Protesting USM students, faculty interrupt trustees meeting in Portland

Posted Nov. 17, 2014, at 1:33 p.m.
Last modified Nov. 18, 2014, at 5:54 a.m.

PORTLAND, Maine — More than 100 University of Southern Maine students, alumni and faculty entered a University of Maine System board of trustees meeting on Monday while chanting “Invest in USM” and “Stop the cuts” and carrying signs with slogans such as “Reject austerity.”

The trustees had just taken a lunch break and were about to resume their meeting on fiscal matters at the University of Maine System when the students entered Sullivan Gym, effectively holding up the meeting.

After about 15 minutes, University of Maine System trustee Sam Collins, who is the chair of the board, stood up to address the students.

“I would be concerned if you weren’t here because that would show your lack of passion for your school and your lack of passion for your courses and your professors,” he said.

The chants grew louder and some in the group booed.

Collins then asked USM President David Flanagan to speak.

“We need to address higher education in this state,” Flanagan said over the chants. “We’ve seen a decline in recent years.

“The next Legislature needs to take up this cause,” he added.

Collins then temporarily adjourned the meeting. When the trustees got up from their seats, some students sat down around the table where the board had been sitting and continued to chant.

The students were protesting the elimination of five academic programs that trustees approved in October and the elimination of 50 faculty positions, half of whom have been laid off. Both measures are part of an effort to cut $16 million from the university’s budget.

The group is demanding a reversal of the cuts.

Neal Young, a political science student who led the group to some degree, called the cuts “incredibly ineffective.”

Other students said the loss of faculty members, and resulting loss of course offerings, will force them to transfer.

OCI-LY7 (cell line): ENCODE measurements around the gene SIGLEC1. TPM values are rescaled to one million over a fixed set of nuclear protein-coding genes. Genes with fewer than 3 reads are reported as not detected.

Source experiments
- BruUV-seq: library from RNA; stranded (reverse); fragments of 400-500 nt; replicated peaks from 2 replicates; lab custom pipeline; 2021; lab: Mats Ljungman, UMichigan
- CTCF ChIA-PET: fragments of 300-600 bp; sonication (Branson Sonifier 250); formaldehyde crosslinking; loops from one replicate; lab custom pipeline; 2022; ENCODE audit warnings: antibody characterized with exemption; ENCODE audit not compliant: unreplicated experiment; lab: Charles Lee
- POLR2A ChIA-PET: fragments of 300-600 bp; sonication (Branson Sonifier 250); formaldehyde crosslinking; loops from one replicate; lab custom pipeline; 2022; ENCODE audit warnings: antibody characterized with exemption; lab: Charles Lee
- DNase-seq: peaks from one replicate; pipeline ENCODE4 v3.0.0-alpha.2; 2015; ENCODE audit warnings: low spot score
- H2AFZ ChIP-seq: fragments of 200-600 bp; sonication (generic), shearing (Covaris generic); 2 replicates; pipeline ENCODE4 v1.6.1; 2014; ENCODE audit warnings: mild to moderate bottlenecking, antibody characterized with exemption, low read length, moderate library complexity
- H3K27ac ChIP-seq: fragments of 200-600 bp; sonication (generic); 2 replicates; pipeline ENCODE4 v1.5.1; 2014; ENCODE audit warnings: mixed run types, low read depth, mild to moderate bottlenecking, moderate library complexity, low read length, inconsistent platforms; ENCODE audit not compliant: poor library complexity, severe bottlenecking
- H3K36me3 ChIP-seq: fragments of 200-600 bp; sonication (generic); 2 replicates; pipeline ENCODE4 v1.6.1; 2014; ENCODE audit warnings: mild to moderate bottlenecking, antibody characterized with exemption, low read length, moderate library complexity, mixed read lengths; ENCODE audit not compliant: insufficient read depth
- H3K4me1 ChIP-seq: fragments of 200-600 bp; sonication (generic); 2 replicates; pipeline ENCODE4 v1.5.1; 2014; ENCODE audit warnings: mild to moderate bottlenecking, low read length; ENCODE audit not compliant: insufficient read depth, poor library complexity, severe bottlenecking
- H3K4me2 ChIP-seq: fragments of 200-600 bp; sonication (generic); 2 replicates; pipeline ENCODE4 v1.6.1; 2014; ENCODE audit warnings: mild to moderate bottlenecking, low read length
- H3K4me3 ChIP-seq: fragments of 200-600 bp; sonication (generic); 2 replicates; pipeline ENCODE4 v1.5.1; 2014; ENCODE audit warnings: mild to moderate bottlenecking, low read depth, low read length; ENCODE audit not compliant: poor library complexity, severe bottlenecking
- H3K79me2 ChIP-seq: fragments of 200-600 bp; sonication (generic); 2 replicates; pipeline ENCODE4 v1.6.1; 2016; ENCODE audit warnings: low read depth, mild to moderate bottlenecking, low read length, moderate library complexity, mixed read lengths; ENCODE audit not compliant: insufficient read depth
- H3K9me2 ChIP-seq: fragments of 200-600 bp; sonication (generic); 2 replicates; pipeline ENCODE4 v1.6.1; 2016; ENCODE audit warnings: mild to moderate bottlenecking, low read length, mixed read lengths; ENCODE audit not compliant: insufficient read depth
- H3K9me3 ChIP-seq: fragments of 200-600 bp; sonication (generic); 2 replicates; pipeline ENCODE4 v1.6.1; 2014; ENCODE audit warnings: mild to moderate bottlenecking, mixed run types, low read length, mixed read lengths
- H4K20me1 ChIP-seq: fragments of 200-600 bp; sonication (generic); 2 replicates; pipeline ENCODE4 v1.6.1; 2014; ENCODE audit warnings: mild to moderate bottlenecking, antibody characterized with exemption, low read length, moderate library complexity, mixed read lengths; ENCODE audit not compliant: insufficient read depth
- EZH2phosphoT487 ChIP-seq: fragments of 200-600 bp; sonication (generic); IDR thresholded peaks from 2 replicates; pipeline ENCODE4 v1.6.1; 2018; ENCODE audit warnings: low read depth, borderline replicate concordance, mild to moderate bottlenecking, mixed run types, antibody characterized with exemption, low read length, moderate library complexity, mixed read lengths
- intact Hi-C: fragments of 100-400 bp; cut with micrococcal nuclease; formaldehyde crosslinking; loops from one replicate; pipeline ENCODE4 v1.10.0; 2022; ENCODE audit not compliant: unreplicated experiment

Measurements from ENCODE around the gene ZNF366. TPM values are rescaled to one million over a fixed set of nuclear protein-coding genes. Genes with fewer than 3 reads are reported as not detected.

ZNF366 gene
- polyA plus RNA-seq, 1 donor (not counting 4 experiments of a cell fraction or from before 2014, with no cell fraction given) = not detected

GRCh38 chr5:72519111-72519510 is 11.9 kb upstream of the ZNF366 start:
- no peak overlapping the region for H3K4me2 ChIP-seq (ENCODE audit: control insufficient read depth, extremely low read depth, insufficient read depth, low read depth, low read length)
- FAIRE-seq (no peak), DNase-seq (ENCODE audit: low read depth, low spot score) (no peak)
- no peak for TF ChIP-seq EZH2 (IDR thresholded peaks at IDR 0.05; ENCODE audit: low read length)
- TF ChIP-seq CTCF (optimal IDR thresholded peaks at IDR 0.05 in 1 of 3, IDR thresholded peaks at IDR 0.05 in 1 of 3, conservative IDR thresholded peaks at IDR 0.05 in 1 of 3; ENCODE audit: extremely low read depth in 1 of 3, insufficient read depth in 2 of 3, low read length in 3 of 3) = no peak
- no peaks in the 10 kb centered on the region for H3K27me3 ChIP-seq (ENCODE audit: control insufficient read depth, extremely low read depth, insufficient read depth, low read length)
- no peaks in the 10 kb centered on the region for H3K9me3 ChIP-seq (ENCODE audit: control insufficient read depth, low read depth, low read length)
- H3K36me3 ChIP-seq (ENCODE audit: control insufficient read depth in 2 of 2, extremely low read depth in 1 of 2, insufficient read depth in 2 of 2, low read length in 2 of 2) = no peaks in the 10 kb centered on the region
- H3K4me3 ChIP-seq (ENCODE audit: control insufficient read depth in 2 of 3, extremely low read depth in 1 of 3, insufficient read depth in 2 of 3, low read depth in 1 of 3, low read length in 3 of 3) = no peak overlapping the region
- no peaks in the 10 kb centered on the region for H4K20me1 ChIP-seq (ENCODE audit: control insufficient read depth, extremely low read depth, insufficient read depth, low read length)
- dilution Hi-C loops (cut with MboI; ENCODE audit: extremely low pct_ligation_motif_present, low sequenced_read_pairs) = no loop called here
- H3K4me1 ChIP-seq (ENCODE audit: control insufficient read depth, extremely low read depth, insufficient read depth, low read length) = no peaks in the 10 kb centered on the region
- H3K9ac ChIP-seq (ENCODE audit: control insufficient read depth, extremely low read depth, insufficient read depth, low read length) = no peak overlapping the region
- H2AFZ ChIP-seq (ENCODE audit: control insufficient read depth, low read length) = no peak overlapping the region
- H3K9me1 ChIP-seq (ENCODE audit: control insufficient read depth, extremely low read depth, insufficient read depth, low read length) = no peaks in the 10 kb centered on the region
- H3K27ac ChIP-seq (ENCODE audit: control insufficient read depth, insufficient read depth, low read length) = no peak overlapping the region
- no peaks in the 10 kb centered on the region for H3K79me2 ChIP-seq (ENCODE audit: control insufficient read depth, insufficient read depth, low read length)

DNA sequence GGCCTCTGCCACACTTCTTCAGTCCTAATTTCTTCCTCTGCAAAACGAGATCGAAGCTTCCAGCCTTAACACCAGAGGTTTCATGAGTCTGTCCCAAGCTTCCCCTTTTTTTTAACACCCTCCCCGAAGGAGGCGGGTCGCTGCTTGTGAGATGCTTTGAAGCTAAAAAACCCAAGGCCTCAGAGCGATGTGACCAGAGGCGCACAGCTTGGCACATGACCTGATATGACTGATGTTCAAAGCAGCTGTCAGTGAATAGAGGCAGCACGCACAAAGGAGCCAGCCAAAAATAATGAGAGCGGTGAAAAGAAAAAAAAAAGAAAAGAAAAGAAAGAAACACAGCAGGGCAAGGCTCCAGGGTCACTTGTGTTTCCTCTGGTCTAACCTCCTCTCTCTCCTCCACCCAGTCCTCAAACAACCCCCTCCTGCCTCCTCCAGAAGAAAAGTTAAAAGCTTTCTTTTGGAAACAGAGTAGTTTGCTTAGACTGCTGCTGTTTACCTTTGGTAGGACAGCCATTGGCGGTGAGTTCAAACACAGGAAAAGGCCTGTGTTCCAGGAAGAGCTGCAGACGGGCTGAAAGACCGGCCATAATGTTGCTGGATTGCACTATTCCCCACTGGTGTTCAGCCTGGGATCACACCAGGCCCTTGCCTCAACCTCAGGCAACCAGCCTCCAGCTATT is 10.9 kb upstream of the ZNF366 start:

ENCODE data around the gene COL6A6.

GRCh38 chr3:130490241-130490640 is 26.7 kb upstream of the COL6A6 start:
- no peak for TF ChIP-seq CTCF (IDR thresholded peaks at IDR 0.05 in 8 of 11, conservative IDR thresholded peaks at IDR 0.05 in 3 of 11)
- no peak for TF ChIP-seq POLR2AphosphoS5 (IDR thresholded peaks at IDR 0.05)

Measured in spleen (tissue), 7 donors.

“I feel as though the school is attacking the liberal arts,” said Hamdi Hassan, a freshman who is studying history. “I plan on transferring.”

She said she’s begun applying to liberal arts schools in Massachusetts.

At 1:15 p.m., after 45 minutes, the students allowed the trustees to resume their work. Some stayed at the gym to listen to the rest of the meeting.

The system office released a statement on Collins’ behalf just before 2 p.m.

“I understand the frustrations that led to the demonstration that disrupted today’s meeting of the board of trustees,” he said. “Our economic and demographic realities are forcing us to make some very difficult choices as we align the University of Southern Maine with the times and position the university as an affordable institution of higher education into the future.”

He explained that there are places for students to have their voices heard, such as the public comment session at the beginning of the meeting and public dialogues that are set up with administrators.

Not all students who have gotten involved with the changes at USM participated in the protest.

“I would like to see more people showing up at the meetings and taking activism into the boardroom in the appropriate way,” Rachel Cormier, a USM student who is studying women and gender studies, arts and humanities and philosophy. She watched the protest from a distance.

Cormier has served on the committee that is coming up with the metropolitan university concept.

“If 100 students were doing what I do, they could create a lot of change,” she said.

 

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